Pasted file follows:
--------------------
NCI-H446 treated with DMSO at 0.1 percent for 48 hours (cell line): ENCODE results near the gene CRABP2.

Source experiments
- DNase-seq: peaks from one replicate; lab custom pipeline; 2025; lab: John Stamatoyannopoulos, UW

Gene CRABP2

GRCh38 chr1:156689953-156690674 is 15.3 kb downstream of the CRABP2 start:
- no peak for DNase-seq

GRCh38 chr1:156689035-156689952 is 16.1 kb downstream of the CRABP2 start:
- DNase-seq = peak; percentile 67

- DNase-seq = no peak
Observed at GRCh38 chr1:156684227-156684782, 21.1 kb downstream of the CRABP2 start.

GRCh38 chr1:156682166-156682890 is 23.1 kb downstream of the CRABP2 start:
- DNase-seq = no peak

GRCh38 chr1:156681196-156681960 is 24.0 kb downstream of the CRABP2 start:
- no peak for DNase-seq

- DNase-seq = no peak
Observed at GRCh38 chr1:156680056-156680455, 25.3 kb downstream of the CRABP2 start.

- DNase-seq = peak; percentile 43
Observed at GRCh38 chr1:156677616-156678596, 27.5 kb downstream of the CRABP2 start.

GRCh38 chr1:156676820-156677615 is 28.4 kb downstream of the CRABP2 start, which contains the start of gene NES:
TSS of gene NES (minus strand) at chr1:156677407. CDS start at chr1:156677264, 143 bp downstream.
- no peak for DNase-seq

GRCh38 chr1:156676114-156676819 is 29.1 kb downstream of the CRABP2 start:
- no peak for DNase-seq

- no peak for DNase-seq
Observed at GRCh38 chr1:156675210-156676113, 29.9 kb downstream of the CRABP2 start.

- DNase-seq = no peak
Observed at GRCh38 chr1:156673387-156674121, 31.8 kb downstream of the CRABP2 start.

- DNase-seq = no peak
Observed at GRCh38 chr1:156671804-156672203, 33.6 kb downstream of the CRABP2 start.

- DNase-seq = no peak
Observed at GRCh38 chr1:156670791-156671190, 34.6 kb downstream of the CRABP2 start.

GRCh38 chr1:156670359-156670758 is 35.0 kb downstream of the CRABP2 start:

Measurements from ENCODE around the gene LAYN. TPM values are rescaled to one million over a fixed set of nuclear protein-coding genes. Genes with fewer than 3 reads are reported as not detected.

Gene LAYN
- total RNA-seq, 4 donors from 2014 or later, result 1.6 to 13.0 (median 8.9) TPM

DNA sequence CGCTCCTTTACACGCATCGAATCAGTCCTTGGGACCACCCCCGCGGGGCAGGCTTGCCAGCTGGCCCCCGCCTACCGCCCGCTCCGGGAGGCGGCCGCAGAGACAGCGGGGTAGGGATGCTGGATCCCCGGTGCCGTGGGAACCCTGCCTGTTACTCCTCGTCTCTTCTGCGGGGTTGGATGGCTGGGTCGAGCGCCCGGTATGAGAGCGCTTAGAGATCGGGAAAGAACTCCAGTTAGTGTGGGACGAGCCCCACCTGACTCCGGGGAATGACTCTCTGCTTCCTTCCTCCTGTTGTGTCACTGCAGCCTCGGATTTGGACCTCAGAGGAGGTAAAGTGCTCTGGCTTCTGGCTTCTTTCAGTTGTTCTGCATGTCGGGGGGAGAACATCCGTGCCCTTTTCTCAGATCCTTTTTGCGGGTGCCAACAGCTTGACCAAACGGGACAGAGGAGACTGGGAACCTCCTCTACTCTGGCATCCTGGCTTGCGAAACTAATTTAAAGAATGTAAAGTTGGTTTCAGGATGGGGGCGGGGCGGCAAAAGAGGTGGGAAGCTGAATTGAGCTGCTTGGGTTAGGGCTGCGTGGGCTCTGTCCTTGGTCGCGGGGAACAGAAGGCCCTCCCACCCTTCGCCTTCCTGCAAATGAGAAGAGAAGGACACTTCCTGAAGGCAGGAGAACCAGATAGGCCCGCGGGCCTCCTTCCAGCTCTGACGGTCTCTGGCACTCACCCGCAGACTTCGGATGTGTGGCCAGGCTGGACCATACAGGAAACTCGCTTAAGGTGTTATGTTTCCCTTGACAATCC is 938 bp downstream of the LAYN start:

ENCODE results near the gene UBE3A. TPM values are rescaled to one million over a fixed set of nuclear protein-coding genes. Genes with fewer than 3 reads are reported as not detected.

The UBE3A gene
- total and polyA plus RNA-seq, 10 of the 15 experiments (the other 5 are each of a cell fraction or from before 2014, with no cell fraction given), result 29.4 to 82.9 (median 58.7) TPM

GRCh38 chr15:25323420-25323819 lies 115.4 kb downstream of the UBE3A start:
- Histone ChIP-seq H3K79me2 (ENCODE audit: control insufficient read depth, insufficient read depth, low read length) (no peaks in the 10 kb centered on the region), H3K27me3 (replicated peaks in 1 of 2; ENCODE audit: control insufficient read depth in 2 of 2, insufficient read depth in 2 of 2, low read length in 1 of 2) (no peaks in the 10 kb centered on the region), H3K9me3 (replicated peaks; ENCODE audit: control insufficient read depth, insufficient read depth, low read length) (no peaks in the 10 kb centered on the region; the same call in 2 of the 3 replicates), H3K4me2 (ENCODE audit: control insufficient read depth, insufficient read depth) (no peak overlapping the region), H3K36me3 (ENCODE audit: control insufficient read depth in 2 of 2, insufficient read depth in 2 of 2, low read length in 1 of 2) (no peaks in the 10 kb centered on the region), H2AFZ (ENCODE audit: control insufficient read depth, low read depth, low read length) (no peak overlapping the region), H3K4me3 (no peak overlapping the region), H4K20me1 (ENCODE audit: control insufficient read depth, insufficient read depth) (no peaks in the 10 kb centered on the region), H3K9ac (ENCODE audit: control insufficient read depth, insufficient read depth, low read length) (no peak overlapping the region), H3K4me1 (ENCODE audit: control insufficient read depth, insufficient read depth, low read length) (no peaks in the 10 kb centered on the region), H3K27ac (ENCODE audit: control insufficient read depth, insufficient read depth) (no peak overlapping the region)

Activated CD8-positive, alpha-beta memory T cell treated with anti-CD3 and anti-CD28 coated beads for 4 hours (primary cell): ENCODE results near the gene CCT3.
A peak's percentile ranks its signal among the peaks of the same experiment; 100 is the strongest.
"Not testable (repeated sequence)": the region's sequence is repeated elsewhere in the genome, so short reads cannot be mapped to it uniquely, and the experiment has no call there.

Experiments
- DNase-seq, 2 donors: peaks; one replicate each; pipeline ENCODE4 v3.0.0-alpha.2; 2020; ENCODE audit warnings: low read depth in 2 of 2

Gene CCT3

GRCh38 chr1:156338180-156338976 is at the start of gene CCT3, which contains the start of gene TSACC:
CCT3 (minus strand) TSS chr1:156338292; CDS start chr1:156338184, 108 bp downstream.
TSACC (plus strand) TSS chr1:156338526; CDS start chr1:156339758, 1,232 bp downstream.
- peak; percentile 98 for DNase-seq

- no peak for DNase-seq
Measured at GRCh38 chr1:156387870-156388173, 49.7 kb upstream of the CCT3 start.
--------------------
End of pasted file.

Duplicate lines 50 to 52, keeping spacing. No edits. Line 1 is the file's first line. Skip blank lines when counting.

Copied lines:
TSACC (plus strand) TSS chr1:156338526; CDS start chr1:156339758, 1,232 bp downstream.
- peak; percentile 98 for DNase-seq

- no peak for DNase-seq